P Wits – ‘Candle’ CS 6E P Wits shows another blend of glooming dark cloud guitar noise. The two side-long compositions of „Candle“ will take you on an eerie walk around some bleak neighborhoods you would actually prefer to avoid until you end up in a melting arm chair. Edition of 64 numbered copies.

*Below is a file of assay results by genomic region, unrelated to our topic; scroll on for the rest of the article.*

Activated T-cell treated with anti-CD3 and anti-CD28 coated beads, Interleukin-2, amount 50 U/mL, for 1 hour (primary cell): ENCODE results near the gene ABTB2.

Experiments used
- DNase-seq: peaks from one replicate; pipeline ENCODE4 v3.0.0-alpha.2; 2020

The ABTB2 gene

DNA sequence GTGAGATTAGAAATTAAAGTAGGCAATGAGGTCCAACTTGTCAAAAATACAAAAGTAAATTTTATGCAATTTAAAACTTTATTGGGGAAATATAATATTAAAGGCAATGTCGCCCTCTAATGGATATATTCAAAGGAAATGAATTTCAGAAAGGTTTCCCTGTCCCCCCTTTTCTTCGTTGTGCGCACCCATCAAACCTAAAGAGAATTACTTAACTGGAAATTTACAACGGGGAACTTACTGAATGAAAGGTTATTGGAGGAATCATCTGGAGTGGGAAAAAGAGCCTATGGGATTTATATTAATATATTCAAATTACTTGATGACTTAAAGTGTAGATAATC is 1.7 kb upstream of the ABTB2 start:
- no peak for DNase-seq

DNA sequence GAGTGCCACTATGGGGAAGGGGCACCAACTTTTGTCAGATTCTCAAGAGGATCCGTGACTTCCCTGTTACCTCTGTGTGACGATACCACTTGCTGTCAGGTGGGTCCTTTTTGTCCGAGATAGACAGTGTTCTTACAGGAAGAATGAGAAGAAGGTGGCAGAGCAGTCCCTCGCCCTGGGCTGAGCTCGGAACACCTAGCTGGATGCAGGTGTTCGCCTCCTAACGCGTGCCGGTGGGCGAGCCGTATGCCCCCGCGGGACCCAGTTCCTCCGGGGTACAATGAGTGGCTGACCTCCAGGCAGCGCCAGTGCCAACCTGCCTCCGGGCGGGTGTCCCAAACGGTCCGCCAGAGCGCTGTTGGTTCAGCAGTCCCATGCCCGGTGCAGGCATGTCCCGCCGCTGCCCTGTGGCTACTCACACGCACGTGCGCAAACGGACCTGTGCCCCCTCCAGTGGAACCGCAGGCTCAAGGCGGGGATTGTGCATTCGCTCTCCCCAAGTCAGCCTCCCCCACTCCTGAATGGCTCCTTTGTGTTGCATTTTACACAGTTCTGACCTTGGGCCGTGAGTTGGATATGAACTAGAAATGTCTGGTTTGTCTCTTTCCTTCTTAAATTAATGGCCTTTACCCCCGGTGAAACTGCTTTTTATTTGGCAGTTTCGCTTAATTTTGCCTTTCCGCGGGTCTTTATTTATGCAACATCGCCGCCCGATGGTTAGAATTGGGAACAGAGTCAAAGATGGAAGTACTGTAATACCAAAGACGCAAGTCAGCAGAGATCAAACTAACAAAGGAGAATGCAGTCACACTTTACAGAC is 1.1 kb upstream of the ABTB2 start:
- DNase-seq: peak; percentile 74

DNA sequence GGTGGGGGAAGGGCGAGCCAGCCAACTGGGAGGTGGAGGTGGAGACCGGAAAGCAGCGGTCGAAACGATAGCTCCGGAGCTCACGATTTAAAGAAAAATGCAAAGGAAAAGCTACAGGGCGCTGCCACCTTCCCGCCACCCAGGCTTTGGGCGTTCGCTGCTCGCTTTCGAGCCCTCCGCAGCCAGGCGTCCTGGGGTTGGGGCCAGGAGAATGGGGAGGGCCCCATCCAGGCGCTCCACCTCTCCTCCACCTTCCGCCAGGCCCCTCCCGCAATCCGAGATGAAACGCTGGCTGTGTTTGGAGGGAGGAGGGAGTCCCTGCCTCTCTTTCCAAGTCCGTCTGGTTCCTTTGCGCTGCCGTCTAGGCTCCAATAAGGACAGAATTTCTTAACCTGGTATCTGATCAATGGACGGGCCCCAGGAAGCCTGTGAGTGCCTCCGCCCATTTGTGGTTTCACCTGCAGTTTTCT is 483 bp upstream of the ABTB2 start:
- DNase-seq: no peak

The Savage Young Taterbug – ‘Ragman Transmissions Volume 1’ CS $8 For many years now the Savage Young Taterbug has wandered America’s hinterlands, bewitching drugstore clerks and gas station attendants with his balladry. “Ragman Transmissions” cobbles together songs he raw-dogged on the road, left in the tape decks of friends and fellow freaks, and abandoned or simply forgot about. A few songs carry on his signature swirl of transistor static and scarecrow spirituals. Others catch him in private, tinkling on the piano and crooning deliciously. Still others are bona fide studio slammers buoyed by thick licks and harmonies. Who knows how many Taterbug tracks still lurk out there, like old jellybeans wedged between cushions. Volume one is our humble effort to round some up and savor their strange flavors.